March 29, 2007

Review:No.1 Ladies' Detective Agency

The No. 1 Ladies' Detective Agency
by Alexander McCall Smith

I have been reading several books at once lately. Most of them are non fictions that I have to read one chapter at a time and really absorb what the author is saying. I picked up McCall-Smith's book as something light to read between all the others. I'm not sure why I have so many nonfiction books on my reading table. I get bored with them quickly and rarely finish them. What can I say? I'm a fiction kind of gal.

The No. 1 Ladies' Detective Agency was cute and fun. I have heard so many good reviews about it. But it was not what I expected. I thought it would be some group of Miss Marple-like women who stumble onto some mystery that only they can solve while the NYPD is scratching it's collective head. Apparently the reviews I've read are good at giving a favorable impression without giving away any of the details. The story takes place in Africa. (That explains the cover art.) It's mainly about Mma. Ramotswe's life in Gaborone as the first female private detective.

I enjoyed the book. Reading it is effortless, a sign of good writing. The plot moves along at a steady pace. The characters are easily pictured in the mind though I found them a bit caricatured; maybe 2-dimensional is more accurate. It didn't seem like anything deeper than a cute story. It didn't come across as real or give me any reason to use my brain. Not that there's anything wrong with that. I'm just saying.

Perhaps I read too many classics to truly appreciate a simple story read for the pleasure. It just didn't move me the way it obviously has moved so many others. I would recommend it to people who read to relax. And with the release of book #8 in the series, The Good Husband of Zebra Drive, you are guaranteed good reading for at least a couple of months.


booklogged said...

Petunia, I think the appeal of these books is the simplicity. And Mma. Ramotswe's straightforwardness. These are especially delightful to listen to. I read the first 4-5 and will probably not read anymore.

Petunia said...

I liked it's simplicity and straightforwardness but I kept waiting for something more substancial to happen. I enjoyed it though and would give it 4 out of 5 stars. But I probably won't bother reading anything else in this series. Are McCall-Smith's other books in the same simple style?

Literary Feline said...

For me, knowing that I shouldn't expect a mystery, but a book that is much more about the characters and their lives, prepared me for this book. I've come to love the series, each book gets better and better. The later books are slightly darker, but they never lose their simplicity and lightheartedness. I guess that's what I like most about them.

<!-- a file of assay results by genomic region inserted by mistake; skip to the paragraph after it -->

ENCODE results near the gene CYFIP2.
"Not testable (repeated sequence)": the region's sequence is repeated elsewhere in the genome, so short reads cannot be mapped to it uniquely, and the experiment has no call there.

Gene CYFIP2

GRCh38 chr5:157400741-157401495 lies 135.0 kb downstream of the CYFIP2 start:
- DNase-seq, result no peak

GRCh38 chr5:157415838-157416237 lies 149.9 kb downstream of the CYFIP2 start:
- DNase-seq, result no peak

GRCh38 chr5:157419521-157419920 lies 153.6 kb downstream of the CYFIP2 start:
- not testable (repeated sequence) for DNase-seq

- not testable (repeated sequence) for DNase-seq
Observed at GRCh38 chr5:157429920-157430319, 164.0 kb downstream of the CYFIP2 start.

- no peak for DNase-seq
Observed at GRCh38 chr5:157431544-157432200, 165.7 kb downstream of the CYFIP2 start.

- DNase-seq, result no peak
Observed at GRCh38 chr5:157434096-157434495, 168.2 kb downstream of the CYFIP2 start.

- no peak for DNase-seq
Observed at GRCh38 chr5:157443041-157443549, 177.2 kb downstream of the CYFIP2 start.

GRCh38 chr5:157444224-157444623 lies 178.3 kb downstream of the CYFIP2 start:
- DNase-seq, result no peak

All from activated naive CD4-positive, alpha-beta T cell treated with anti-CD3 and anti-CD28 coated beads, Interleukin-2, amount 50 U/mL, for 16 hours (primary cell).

I haven't read any other of his books outside of this series, and so I can't comment as to if they are similar or not.

Melanie said...

I really do enjoy these books, for their slow pace and for the characters. I like McCall Smith's philosophical ponderings, too. His other books, while clearly written by him, are not really similar. The Isobel Dalhousie series is set in Scotland and has a bit of a sharper tone; his collected serials beginning with 44 Scotland Street have the same wandering kind of storyline but with very different characters. And his early trilogy featuring Prof. Dr. Moritz-Maria von Igelfeld is an amusing type of spoof on academia. His book for the "Myths" series, Dream Angus, is a collection of short stories that is very different, very appealing. I admit, I have a literary crush on Alexander McCall Smith!

Petunia said...

Wow, Melanie! You know your McCall-Smith. Thanks for giving me the scoop about his other writings. I may have to read some of his other stuff until I find something I can really dig into.

Marina said...

I got to listen to this book on cd a few years ago, and it was interesting to hear the African flavor of the story. I wonder if the simplicity is indicative of the culture (that is, its style of storytelling)?

Anonymous said...

I agree with the other commenters that it IS the simplicity that makes the book so moving. When I read this, there were several passages that I marked that were about simplicity. Perhaps it is because for the past few years I have felt compelled to live more and more simply, that I found it an amazing read.
I agree that there isn't "much to it" but since I think that it the author's purpose it makes the book well-written. I am eagerly awaiting the 8th installment. I loved the entire series.

Petunia said...

Marina-As I read it I often wondered how to pronounce the names. I almost pulled out the atlas. I am shamefully lacking in geography knowledge, something I work at during school time with the kiddos.

Dana-If I had known it's beauty lay in it's simplicity before-hand it may have left a different impression on me. I think I read too many heady works. I have gotten used to figuring out for myself the author's hidden meaning. I missed simplicity as the meaning. But I won't give up. I will try another series by Smith and see what I can make of it.